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Serpentine Leaf Miner: the trail of the serpent

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Serpentine Leaf Miner: the trail of the serpent

There are some small species of moth that lay an egg in the fabric of a leaf so that when the egg hatches the larva can mine its way through the leaf as a food source. This mining process can produce a range of different effects that show on the leaf, each shape generally unique to each species.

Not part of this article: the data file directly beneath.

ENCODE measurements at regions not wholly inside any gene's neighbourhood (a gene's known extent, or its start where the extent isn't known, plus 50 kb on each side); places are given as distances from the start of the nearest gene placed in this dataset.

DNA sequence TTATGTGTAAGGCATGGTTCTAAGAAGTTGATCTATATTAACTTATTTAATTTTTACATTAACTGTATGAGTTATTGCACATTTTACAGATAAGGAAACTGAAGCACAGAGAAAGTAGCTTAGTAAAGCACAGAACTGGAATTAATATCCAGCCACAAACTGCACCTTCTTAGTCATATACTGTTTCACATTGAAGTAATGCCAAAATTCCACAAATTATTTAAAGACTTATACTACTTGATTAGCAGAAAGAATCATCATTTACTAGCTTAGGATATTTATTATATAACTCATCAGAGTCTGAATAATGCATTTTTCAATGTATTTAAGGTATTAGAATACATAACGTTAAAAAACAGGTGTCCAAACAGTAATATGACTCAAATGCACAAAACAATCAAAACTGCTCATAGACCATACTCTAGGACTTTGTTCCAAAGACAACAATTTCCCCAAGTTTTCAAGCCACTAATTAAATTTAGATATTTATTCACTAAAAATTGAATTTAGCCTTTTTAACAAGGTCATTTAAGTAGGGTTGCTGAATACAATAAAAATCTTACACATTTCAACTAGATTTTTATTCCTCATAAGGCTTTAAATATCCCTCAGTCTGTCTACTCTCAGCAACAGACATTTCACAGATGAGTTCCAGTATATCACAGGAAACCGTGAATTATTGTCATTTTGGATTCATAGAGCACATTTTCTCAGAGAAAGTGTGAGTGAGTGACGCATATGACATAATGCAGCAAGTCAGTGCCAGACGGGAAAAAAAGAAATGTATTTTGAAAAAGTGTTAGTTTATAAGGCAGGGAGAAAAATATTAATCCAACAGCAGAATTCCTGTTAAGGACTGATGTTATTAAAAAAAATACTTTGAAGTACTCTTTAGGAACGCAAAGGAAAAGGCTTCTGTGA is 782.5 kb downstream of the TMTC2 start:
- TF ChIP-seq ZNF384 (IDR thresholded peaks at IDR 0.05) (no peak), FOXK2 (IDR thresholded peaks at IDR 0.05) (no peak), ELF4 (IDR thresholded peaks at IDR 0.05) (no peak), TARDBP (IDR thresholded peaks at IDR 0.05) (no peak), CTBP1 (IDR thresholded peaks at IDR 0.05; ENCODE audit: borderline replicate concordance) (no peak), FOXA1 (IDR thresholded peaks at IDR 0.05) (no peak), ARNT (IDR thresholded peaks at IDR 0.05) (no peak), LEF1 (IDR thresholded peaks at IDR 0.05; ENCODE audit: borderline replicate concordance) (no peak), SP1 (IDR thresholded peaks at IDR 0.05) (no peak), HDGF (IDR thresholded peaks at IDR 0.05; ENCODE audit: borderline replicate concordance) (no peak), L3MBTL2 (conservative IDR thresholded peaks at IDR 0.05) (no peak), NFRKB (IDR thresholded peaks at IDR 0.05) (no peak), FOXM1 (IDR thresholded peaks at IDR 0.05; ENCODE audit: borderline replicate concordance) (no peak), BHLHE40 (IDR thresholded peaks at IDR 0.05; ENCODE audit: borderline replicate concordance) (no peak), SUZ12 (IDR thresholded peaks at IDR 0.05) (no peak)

This one looks a bit like a snake or serpent; it starts narrow but as the larva grows so the width of the stream produced grows and eventually it stops at the point the where the larva escapes and pupates. The larva actually over winters in its mine.

The particular serpent shape is made by one of the most common of the species that do this and, not surprisingly, it is therefore called the serpentine leaf miner (Stigmella aurella). This species has a preference for bramble leaves and so this is probably the mine of that species. The moth itself is very small and looks like a midge!


 

 

If you would like to see the complete series that this post is part of click here ---->
This nature note was written by ----> Peter Orchard
This nature nore was written ----> 2 years 9 months ago

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